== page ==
Recently, I saw this note on a friend’s Instagram feed:
“Dear Facebook and Instagram, I am registered to vote! I will vote in the poll center. I have voted every election sense (sic) I was 18. Please stop asking me to vote!! At the very least give us responsable (sic) people a button that we can say we are registered!!”
She wasn’t alone in making her post, and she received many supportive comments. I’m wondering why it was necessary to respond to an advertisement.
I, too, have received a Facebook ad reminding me to register to vote, though I’ve been a registered and active voter for more than 30 years. It’s one of many ads in my feed. It comes up every time I log in, along with ads for socks and other products related to my recent online searches.
I never feel the need to tell Bombas™ that I already own socks, I know where to shop for socks, and I’d like a button to tell them I’ve got all the socks I need. I just keep scrolling.
So, why is a reminder to register to vote – and by extension, a reminder to actually vote – such a divisive topic requiring a snarky reply?
Typically, people say they didn’t vote because “my vote wouldn’t have counted anyway,” but sometimes the answer is “I didn’t know how to vote while I’m away at school” or “I’m not sure where my polling place is located.” This year there are added concerns about a lack of health safety measures at local polling places and conflicting information about the advisability of mail-in ballots.
Has it really become politically divisive to recognize that some people may not have easy access or know how to register to vote? Is voter registration really a partisan issue?
The first time I voted after I got married, an election judge who was a member of my church tried to stop me because my registration was still in my maiden name. I had been married six months and hadn’t updated my registration. Fortunately – and I was required to provide proof of this – I also hadn’t legally changed my name on my driver’s license or social security card either. The judge had a problem with the “progressive” idea that I might not take my husband’s name, but she had to let me vote.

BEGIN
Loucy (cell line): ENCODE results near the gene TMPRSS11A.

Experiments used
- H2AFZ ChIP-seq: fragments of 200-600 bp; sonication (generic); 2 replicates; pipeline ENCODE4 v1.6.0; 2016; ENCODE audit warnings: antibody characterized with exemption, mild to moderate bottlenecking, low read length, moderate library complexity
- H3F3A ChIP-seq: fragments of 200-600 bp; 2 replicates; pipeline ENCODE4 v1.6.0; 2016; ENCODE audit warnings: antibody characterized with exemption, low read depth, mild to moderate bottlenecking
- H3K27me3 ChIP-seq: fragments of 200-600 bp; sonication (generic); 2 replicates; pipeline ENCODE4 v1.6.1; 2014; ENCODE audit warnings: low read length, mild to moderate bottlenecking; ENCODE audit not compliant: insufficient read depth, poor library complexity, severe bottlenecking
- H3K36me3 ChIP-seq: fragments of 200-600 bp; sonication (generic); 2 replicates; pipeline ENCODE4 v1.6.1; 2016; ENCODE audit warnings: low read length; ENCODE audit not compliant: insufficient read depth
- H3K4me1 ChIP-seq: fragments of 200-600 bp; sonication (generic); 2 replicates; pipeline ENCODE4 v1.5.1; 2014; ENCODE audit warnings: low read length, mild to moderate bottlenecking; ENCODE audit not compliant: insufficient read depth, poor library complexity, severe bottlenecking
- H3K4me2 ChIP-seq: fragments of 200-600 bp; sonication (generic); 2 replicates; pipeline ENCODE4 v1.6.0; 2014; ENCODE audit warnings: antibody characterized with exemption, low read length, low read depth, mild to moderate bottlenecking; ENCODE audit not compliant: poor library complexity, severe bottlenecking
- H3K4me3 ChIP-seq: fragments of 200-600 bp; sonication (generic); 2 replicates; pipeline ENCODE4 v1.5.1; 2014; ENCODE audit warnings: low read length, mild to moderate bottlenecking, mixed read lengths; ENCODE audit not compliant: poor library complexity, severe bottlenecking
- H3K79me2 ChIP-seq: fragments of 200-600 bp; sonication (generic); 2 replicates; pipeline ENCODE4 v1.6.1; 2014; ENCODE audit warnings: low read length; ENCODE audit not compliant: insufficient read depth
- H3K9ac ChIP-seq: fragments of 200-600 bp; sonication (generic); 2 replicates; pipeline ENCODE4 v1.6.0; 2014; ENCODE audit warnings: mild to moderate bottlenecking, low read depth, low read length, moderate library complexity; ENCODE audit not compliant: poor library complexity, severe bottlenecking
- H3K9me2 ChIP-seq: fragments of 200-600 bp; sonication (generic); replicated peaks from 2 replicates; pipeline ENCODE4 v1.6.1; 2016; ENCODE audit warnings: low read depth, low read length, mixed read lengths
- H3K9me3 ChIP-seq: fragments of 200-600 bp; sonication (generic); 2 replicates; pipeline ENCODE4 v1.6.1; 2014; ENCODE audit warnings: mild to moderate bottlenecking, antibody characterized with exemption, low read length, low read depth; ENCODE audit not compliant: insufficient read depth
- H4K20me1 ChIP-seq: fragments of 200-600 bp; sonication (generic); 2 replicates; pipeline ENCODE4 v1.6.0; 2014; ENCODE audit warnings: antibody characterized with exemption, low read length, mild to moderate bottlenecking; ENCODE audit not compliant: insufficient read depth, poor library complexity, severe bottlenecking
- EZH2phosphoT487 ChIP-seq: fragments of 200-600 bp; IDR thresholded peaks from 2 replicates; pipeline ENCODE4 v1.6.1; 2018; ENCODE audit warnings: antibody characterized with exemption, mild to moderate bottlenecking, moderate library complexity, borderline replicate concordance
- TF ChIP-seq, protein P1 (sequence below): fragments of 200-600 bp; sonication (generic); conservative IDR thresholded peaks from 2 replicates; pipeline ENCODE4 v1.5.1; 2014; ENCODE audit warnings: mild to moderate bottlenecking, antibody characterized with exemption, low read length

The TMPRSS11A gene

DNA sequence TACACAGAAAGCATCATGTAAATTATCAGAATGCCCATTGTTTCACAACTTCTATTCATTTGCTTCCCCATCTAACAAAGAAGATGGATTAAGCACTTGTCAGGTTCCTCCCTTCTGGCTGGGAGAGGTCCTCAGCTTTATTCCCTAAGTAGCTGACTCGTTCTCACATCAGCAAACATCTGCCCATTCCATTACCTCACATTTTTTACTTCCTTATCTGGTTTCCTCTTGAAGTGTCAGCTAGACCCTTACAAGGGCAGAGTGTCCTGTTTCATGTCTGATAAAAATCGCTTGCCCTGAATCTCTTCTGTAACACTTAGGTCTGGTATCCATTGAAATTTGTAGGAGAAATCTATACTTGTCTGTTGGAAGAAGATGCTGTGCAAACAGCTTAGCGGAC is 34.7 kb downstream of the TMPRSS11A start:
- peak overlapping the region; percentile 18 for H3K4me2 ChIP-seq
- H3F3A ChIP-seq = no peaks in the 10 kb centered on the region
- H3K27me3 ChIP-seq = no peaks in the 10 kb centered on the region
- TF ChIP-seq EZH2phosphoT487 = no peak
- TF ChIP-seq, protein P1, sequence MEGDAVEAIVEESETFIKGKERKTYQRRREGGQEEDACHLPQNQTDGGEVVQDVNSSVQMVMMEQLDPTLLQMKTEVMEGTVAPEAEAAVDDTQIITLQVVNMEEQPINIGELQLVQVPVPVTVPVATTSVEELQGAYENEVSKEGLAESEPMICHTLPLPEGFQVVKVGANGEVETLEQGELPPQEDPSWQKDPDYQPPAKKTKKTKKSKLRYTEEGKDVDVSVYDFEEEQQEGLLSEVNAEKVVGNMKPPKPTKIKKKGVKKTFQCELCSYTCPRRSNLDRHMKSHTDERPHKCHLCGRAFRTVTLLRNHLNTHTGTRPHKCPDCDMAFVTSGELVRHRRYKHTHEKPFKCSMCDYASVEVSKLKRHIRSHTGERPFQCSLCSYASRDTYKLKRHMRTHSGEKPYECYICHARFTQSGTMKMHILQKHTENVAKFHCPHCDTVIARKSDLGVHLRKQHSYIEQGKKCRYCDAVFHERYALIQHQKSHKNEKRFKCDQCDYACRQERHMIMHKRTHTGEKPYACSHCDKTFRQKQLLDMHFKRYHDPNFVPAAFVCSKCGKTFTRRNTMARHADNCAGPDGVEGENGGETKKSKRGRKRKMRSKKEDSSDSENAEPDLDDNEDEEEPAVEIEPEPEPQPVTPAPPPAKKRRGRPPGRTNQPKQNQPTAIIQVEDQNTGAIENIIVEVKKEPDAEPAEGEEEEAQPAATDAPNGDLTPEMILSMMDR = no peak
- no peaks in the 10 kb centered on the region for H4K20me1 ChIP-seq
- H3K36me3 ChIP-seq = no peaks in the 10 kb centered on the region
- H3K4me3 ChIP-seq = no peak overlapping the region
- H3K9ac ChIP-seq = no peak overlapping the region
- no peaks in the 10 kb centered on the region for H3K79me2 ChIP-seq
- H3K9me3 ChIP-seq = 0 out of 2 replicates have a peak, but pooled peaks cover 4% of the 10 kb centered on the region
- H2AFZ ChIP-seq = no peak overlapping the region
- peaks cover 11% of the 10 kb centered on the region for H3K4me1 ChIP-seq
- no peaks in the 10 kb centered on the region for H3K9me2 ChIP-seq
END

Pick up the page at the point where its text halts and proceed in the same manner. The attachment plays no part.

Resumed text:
During the 2016 general election, there were more than 224 million people eligible to vote in this country. Only 64 percent of those adults were registered to vote; a mere 56 percent actually voted. All party affiliations aside, just over half the eligible voters in this country made a decision we all have to live with. Shouldn’t this concern us?
Voting is one of the most patriotic actions we can take as a citizen. Under reauthorization of the Higher Education Amendments, Danville Area Community College must make a “good faith” effort to inform Degree seeking students of voter registration information in order to receive Title IV funding. We list a number of ways for students to register to vote, including links to both Indiana’s and Illinois’ registration sites, on our website. I’m very happy that social media platforms are encouraging voter registration. I welcome them to the effort.